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Ricardo Wagner – Microsoft Accessibility Lead

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Accessibility doesn’t necessarily refer to just being able to physically access places. There are many subtopics that fall under the umbrella, and for this week’s blog post we are speaking to Ricardo Wagner who is the accessibility lead at Microsoft. He is talking to us about how technology can make a more inclusive society and why having employees with a disability working in an organisation is important.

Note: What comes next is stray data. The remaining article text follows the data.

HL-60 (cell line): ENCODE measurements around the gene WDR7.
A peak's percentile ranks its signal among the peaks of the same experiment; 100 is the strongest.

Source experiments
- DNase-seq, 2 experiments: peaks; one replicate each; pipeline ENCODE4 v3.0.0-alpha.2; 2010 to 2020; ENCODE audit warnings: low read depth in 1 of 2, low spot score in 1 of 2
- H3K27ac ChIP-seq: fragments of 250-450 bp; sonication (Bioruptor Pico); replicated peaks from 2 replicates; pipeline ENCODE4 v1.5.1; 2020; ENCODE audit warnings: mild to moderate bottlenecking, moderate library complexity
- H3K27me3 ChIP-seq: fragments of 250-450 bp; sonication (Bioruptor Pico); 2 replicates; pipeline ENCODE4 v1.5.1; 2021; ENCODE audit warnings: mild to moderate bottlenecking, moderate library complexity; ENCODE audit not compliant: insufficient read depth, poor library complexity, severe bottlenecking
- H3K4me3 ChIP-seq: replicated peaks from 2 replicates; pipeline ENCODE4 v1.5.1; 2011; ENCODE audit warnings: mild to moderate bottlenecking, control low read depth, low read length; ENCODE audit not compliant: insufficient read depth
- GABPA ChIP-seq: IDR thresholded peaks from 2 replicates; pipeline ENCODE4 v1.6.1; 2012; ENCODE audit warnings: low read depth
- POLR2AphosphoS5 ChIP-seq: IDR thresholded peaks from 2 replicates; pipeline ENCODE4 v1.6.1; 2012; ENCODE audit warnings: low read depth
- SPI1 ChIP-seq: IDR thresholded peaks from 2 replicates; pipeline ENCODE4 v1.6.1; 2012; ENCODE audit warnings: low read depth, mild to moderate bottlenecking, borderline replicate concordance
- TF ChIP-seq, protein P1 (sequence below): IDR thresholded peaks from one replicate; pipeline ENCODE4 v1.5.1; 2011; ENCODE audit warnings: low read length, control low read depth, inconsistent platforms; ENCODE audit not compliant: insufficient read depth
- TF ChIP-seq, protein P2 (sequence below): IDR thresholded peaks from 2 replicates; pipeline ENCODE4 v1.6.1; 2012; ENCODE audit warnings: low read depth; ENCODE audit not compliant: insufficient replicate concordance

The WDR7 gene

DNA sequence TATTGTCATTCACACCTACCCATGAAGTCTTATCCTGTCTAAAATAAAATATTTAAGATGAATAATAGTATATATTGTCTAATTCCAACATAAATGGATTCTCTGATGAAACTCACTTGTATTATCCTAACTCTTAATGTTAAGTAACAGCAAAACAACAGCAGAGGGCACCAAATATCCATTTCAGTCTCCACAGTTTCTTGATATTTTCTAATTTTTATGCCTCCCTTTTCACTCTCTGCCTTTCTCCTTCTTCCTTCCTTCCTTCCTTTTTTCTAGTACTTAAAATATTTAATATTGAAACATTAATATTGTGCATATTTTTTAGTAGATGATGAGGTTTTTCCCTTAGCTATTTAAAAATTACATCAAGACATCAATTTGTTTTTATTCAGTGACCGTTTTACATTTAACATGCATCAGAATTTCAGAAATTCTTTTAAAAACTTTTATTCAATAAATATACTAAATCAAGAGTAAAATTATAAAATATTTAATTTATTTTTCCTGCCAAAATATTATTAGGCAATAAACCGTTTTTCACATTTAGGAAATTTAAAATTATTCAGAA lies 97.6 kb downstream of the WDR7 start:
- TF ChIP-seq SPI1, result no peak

Image of Microsofts logo.

Can you please tell us about yourself?

My name is Ricardo Wagner. I was born and raised in Sao Paulo, Brazil and in 2011 I moved to Toronto, Canada. I’m a proud citizen of both nations. I have been working for Microsoft since 2006, and I am currently the Microsoft Accessibility Lead, responsible for helping organizations to create modern, inclusive and accessible workplaces. I co-lead the Diversity and Inclusion committee for persons with disabilities at Microsoft Canada and I am also an Ambassador for Microsoft Myskills4Afrka program, with volunteering assignments in Rwanda, Kenya, Angola and South Africa. My personal philosophy is to live deeply and intensely, sharing compassion, inspiration and love along the way. I’m married and I have two wonderful boys.

Image of someone walking up stairs.

Why did you decide to work in the field of accessibility?